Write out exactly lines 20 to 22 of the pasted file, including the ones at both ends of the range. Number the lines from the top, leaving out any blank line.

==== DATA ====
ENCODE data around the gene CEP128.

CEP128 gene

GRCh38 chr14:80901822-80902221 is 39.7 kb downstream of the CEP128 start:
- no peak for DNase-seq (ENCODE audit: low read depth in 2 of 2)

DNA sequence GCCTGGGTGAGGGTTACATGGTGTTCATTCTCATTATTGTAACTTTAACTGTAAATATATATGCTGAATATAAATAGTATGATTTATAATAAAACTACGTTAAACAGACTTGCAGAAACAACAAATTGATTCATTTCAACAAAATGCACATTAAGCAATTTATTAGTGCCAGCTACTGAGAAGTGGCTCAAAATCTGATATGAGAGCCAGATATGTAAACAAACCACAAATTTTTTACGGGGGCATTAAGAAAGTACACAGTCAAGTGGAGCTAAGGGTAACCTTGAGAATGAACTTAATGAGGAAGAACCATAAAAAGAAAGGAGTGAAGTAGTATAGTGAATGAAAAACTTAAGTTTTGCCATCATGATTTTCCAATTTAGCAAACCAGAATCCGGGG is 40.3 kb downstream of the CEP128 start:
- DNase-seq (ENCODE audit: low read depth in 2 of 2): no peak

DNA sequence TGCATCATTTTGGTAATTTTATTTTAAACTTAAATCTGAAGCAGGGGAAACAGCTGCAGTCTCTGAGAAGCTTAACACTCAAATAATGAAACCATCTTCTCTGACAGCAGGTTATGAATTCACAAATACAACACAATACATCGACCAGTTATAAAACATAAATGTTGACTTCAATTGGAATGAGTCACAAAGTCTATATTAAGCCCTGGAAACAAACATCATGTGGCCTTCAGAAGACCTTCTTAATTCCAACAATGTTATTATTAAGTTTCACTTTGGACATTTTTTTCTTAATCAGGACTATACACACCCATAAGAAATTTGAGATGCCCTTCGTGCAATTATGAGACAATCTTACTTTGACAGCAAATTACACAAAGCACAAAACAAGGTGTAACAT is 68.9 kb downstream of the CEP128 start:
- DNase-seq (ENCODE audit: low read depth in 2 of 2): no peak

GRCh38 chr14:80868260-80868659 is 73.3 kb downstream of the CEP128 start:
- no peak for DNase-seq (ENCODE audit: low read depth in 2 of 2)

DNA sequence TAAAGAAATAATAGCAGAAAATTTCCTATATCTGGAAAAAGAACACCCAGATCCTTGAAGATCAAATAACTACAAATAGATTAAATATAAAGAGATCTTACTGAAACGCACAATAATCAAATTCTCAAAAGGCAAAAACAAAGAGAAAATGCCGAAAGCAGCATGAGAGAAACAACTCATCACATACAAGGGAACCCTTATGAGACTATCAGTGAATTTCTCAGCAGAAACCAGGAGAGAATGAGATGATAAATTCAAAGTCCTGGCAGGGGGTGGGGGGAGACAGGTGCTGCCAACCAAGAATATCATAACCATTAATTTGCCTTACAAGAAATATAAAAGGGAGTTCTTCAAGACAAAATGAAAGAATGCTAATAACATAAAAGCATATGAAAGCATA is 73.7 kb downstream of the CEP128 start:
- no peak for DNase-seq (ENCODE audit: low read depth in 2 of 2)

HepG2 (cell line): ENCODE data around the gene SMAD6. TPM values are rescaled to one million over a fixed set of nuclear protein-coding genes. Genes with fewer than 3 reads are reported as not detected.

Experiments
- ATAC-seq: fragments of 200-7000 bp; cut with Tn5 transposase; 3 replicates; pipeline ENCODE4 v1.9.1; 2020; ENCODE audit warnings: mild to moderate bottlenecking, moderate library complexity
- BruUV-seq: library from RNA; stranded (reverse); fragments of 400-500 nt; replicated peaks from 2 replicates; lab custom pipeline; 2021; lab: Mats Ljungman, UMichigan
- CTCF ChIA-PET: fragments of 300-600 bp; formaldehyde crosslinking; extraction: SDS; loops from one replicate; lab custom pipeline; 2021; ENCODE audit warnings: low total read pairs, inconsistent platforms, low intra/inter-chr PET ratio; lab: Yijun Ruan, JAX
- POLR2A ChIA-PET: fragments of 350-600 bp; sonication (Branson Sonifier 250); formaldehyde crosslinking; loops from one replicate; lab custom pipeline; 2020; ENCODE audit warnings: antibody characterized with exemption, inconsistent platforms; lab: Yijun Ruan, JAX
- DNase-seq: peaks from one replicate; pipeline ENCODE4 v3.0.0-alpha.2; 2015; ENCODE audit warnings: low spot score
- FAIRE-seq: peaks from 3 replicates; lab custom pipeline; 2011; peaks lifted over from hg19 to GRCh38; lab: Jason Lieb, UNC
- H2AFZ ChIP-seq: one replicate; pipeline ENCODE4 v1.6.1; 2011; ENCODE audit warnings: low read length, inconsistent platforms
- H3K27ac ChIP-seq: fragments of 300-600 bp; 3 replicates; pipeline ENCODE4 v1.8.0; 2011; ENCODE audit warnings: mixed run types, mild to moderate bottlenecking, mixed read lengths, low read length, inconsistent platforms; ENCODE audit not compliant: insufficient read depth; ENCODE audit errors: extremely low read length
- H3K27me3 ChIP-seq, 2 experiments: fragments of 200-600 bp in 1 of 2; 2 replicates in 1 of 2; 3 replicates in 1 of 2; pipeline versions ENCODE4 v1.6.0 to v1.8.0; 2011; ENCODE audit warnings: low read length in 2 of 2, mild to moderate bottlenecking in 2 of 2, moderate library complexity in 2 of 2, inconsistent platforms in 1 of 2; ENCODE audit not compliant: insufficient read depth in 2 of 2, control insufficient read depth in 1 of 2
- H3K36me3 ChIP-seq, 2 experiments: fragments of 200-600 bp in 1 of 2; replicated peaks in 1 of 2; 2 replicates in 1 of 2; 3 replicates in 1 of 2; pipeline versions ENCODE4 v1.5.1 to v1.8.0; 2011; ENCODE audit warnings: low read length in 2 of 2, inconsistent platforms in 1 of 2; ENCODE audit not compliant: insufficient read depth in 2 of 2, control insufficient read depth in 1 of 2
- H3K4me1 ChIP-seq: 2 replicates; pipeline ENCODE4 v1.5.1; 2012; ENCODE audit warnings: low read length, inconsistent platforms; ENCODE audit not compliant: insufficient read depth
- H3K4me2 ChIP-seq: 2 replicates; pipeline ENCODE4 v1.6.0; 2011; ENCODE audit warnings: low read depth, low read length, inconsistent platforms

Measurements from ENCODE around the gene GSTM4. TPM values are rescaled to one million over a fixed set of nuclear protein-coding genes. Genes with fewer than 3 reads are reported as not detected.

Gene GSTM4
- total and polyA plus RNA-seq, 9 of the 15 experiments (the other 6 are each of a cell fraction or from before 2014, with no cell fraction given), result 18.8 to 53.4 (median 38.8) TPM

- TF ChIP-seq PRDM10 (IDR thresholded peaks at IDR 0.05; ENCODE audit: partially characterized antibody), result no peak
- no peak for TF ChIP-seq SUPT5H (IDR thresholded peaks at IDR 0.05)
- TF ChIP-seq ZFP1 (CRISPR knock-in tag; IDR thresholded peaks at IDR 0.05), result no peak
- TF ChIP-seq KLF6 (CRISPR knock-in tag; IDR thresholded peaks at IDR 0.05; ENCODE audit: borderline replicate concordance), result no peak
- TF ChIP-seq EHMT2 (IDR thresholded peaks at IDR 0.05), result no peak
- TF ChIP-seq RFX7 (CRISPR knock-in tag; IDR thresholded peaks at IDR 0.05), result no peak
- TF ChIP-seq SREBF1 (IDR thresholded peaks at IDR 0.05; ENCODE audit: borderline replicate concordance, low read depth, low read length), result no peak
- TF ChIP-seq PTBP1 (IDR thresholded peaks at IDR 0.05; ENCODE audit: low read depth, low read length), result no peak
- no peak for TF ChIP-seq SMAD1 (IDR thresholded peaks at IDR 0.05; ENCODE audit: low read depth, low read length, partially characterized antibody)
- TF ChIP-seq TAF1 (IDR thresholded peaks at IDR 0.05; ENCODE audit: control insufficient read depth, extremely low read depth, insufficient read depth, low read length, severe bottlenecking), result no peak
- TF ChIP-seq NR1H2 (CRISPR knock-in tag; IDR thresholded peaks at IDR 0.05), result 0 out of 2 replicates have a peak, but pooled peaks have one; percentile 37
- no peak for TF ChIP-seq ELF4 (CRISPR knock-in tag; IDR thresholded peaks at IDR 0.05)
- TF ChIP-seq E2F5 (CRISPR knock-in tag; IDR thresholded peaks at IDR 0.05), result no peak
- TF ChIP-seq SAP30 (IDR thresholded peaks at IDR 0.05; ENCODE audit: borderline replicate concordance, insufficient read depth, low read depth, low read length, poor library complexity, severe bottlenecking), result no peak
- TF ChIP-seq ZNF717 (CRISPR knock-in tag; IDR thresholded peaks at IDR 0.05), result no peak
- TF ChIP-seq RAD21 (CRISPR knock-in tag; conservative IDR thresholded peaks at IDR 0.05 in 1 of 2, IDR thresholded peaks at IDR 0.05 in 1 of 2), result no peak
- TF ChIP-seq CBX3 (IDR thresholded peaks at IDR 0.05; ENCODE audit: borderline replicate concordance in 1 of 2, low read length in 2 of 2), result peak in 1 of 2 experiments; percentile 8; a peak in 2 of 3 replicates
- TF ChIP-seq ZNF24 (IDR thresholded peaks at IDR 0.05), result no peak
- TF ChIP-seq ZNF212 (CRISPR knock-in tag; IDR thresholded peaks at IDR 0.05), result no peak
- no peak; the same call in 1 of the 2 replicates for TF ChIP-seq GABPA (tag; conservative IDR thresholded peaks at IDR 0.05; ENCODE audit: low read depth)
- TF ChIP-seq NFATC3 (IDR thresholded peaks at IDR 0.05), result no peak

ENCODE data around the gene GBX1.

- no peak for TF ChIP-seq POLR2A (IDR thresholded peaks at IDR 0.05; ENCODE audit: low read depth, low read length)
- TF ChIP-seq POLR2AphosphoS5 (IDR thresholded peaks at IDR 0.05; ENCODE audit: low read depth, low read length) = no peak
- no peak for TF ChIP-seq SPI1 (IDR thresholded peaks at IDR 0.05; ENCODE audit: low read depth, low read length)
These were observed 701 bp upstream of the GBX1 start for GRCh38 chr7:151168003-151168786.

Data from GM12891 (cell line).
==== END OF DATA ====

- FAIRE-seq: peaks from 3 replicates; lab custom pipeline; 2011; peaks lifted over from hg19 to GRCh38; lab: Jason Lieb, UNC
- H2AFZ ChIP-seq: one replicate; pipeline ENCODE4 v1.6.1; 2011; ENCODE audit warnings: low read length, inconsistent platforms
- H3K27ac ChIP-seq: fragments of 300-600 bp; 3 replicates; pipeline ENCODE4 v1.8.0; 2011; ENCODE audit warnings: mixed run types, mild to moderate bottlenecking, mixed read lengths, low read length, inconsistent platforms; ENCODE audit not compliant: insufficient read depth; ENCODE audit errors: extremely low read length